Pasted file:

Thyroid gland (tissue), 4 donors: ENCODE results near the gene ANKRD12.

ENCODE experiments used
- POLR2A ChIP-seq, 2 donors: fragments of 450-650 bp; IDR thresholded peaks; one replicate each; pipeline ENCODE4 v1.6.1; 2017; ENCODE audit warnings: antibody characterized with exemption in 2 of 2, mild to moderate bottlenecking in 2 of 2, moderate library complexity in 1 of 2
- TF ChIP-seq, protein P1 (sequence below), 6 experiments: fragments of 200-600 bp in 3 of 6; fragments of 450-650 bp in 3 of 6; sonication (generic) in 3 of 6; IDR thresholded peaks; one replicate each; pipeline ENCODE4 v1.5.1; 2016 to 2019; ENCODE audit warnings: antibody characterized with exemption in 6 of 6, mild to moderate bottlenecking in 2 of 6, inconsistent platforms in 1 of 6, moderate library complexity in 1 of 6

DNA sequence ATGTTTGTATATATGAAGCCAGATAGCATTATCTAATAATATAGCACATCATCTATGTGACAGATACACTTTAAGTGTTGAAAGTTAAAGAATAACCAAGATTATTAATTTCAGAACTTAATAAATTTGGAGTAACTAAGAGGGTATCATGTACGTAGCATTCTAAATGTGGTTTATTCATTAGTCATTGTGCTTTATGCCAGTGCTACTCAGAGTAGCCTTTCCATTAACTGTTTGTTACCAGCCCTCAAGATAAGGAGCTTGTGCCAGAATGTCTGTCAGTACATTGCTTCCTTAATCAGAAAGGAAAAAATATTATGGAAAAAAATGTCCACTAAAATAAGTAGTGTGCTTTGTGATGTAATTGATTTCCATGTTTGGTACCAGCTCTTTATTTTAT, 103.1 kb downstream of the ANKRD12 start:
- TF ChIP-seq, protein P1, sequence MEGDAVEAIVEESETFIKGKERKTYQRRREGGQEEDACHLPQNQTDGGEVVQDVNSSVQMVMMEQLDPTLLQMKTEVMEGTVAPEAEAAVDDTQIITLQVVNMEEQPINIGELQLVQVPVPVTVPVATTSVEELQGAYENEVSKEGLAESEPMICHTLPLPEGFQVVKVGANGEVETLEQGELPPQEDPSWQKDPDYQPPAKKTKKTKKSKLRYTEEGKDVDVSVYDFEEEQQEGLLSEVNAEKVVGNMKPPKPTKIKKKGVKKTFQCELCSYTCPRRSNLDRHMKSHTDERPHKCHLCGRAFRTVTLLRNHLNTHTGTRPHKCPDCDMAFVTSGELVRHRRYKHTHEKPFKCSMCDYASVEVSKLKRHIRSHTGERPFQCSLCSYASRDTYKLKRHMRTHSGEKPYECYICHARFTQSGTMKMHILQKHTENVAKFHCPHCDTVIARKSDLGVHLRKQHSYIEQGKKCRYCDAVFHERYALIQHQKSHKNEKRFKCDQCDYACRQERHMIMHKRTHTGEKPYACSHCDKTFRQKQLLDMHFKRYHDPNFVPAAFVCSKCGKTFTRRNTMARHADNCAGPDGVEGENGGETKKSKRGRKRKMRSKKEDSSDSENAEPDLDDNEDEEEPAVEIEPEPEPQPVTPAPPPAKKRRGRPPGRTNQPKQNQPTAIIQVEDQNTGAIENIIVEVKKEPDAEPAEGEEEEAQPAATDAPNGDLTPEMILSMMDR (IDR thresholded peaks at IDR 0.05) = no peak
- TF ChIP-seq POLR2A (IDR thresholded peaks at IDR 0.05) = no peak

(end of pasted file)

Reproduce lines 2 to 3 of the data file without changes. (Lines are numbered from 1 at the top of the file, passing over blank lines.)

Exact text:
ENCODE experiments used
- POLR2A ChIP-seq, 2 donors: fragments of 450-650 bp; IDR thresholded peaks; one replicate each; pipeline ENCODE4 v1.6.1; 2017; ENCODE audit warnings: antibody characterized with exemption in 2 of 2, mild to moderate bottlenecking in 2 of 2, moderate library complexity in 1 of 2